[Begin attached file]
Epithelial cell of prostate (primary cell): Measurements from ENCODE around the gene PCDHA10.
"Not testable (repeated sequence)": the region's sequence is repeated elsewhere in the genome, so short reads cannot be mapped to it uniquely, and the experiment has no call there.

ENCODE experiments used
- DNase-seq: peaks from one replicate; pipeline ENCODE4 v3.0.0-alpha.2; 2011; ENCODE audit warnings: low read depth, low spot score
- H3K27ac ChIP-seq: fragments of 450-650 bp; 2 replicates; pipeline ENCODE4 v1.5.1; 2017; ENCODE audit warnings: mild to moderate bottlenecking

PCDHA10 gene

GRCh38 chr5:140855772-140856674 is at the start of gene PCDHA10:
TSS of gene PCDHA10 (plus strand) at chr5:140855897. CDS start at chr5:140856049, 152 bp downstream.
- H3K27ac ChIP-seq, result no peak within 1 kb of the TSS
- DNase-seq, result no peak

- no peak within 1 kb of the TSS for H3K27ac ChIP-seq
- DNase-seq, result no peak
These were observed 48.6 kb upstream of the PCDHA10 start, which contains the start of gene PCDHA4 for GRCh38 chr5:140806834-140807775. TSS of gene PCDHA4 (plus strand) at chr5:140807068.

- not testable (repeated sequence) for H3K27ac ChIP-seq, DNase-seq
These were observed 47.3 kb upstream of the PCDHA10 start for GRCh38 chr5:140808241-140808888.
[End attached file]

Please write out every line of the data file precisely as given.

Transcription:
Epithelial cell of prostate (primary cell): Measurements from ENCODE around the gene PCDHA10.
"Not testable (repeated sequence)": the region's sequence is repeated elsewhere in the genome, so short reads cannot be mapped to it uniquely, and the experiment has no call there.

ENCODE experiments used
- DNase-seq: peaks from one replicate; pipeline ENCODE4 v3.0.0-alpha.2; 2011; ENCODE audit warnings: low read depth, low spot score
- H3K27ac ChIP-seq: fragments of 450-650 bp; 2 replicates; pipeline ENCODE4 v1.5.1; 2017; ENCODE audit warnings: mild to moderate bottlenecking

PCDHA10 gene

GRCh38 chr5:140855772-140856674 is at the start of gene PCDHA10:
TSS of gene PCDHA10 (plus strand) at chr5:140855897. CDS start at chr5:140856049, 152 bp downstream.
- H3K27ac ChIP-seq, result no peak within 1 kb of the TSS
- DNase-seq, result no peak

- no peak within 1 kb of the TSS for H3K27ac ChIP-seq
- DNase-seq, result no peak
These were observed 48.6 kb upstream of the PCDHA10 start, which contains the start of gene PCDHA4 for GRCh38 chr5:140806834-140807775. TSS of gene PCDHA4 (plus strand) at chr5:140807068.

- not testable (repeated sequence) for H3K27ac ChIP-seq, DNase-seq
These were observed 47.3 kb upstream of the PCDHA10 start for GRCh38 chr5:140808241-140808888.